Stereotactic body radiation therapy for early-stage non-small cell lung cancer: Executive Summary of an ASTRO Evidence-Based Guideline
Videtic GMM, Donington J, Giuliani M, Heinzerling J, Karas TZ, Kelsey CR, Lally BE, Latzka K, Lo SS, Moghanaki D, Movsas B, Rimner A, Roach M, Rodrigues G, Shirvani SM, Simone CB, 2nd, Timmerman R, and Daly ME. Stereotactic body radiation therapy for early-stage non-small cell lung cancer: Executive Summary of an ASTRO Evidence-Based Guideline. Pract Radiat Oncol 2017; Sep - Oct;7(5):295-301.
Pract Radiat Oncol
PURPOSE: This guideline presents evidence-based recommendations for stereotactic body radiation therapy (SBRT) in challenging clinical scenarios in early-stage non-small cell lung cancer (NSCLC).
METHODS AND MATERIALS: The American Society for Radiation Oncology convened a task force to perform a systematic literature review on 4 key questions addressing: (1) application of SBRT to operable patients; (2) appropriate use of SBRT in tumors that are centrally located, large, multifocal, or unbiopsied; (3) individual tailoring of SBRT in "high-risk" clinical scenarios; and (4) SBRT as salvage therapy after recurrence. Guideline recommendations were created using a predefined consensus-building methodology supported by American Society for Radiation Oncology-approved tools for grading evidence quality and recommendation strength.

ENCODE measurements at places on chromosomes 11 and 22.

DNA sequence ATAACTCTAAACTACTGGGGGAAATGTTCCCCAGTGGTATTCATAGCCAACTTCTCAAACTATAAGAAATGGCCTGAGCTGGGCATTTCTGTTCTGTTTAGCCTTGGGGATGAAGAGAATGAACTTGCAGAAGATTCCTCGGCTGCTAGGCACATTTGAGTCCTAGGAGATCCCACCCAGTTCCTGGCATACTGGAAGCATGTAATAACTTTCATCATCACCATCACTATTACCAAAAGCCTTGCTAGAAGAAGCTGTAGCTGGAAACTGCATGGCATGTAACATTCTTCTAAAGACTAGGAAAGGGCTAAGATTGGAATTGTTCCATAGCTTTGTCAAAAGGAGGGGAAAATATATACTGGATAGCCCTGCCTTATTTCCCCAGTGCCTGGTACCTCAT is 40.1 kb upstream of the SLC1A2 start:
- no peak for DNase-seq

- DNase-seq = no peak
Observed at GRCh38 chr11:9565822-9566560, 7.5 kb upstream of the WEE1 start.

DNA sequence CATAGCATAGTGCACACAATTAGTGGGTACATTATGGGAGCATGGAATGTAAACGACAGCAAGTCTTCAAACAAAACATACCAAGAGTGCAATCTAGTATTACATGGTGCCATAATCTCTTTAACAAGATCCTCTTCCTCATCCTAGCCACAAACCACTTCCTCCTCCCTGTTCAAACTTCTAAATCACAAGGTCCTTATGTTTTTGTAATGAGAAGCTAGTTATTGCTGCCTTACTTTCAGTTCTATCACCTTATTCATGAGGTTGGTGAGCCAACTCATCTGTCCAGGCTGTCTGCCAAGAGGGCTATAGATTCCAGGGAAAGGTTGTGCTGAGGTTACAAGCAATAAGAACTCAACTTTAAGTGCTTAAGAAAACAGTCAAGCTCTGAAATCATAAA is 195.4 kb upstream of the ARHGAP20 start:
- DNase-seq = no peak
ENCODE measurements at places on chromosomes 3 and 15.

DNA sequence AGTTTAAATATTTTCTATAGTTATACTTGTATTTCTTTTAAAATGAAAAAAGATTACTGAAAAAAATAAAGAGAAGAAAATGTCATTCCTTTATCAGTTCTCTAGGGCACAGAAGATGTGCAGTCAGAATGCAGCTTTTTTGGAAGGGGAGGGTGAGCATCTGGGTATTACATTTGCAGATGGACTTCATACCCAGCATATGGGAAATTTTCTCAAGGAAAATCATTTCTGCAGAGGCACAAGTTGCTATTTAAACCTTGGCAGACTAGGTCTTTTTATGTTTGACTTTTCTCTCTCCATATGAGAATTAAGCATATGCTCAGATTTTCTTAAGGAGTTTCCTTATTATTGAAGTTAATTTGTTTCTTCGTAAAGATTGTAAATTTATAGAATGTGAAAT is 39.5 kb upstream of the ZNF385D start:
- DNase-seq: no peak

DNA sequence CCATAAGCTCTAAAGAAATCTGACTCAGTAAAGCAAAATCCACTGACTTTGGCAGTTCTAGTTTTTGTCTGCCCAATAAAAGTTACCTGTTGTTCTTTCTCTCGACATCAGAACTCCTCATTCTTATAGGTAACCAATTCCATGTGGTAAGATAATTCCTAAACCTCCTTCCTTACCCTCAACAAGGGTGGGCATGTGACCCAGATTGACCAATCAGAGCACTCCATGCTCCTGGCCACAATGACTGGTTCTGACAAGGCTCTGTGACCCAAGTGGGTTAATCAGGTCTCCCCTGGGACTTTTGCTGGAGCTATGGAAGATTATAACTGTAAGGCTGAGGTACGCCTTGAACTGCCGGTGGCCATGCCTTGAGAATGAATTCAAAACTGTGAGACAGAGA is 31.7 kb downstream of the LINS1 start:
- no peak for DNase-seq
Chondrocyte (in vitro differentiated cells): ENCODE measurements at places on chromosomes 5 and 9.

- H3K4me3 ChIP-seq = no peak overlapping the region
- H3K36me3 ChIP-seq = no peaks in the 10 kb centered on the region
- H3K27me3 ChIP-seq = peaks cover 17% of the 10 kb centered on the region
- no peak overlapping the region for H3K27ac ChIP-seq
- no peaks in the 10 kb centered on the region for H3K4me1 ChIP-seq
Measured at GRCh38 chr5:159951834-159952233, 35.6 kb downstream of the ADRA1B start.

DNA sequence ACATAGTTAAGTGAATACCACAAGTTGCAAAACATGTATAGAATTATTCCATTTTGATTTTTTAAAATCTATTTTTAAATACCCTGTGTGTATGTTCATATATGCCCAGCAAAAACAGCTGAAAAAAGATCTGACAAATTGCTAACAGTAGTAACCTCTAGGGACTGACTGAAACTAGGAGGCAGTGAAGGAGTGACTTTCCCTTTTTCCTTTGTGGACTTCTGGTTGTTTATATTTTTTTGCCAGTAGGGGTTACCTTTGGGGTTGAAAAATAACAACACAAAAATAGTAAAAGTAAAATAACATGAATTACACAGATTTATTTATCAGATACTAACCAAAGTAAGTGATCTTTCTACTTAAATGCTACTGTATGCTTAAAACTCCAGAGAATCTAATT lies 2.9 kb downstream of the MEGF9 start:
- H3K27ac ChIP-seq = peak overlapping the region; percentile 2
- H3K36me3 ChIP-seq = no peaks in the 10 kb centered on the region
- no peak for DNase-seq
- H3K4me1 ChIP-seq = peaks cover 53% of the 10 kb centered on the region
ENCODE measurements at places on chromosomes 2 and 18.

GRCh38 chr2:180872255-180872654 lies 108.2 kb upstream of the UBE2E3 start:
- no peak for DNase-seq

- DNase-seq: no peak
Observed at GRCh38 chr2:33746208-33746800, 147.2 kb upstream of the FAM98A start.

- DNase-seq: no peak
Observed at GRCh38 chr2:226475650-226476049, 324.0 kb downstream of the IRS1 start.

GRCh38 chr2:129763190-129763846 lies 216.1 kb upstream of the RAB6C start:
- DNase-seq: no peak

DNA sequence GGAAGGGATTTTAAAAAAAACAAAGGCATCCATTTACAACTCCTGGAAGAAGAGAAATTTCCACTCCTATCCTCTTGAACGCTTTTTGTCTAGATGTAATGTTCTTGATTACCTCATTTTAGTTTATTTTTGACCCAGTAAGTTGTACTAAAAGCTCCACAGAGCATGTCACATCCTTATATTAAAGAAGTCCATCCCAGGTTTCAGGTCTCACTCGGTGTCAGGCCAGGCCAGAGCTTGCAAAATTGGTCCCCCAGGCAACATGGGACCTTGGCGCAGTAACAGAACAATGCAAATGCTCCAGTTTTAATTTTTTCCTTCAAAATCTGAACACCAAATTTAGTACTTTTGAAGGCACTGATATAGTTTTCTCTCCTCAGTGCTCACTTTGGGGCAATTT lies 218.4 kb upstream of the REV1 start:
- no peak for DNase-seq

RESULTS: Although few randomized trials have been completed for SBRT, strong consensus recommendations based on extensive, consistent publications were generated for several questions, including recommendations for fractionation for central tumors and surgery versus SBRT in standard-risk medically operable patients with early-stage NSCLC. Lower quality evidence led to conditional recommendations on use of SBRT for tumors >5 cm, patients with prior pneumonectomy, T3 tumors with chest wall invasion, synchronous multiple primary lung cancer, and as a salvage therapy after prior radiation therapy. These areas of moderate- and low-quality evidence highlight the importance of clinical trial enrollment as well as the role of prospective data registries.
CONCLUSIONS: SBRT has an important role to play in treating early-stage NSCLC, particularly for medically inoperable patients with limited other treatment options. Shared decision-making with patients should be performed in all cases to ensure the patient understands the risks related to SBRT, the side effects, and the alternative treatments available.
Medical Subject Headings
Carcinoma, Non-Small-Cell Lung; Clinical Decision-Making; Consensus; Dose Fractionation, Radiation; Evidence-Based Medicine; Humans; Lung Neoplasms; Neoplasm Recurrence, Local; Neoplasm Staging; Patient Selection; Pneumonectomy; Practice Guidelines as Topic; Prospective Studies; Radiation Oncologists; Radiation Oncology; Radiosurgery; Randomized Controlled Trials as Topic; Salvage Therapy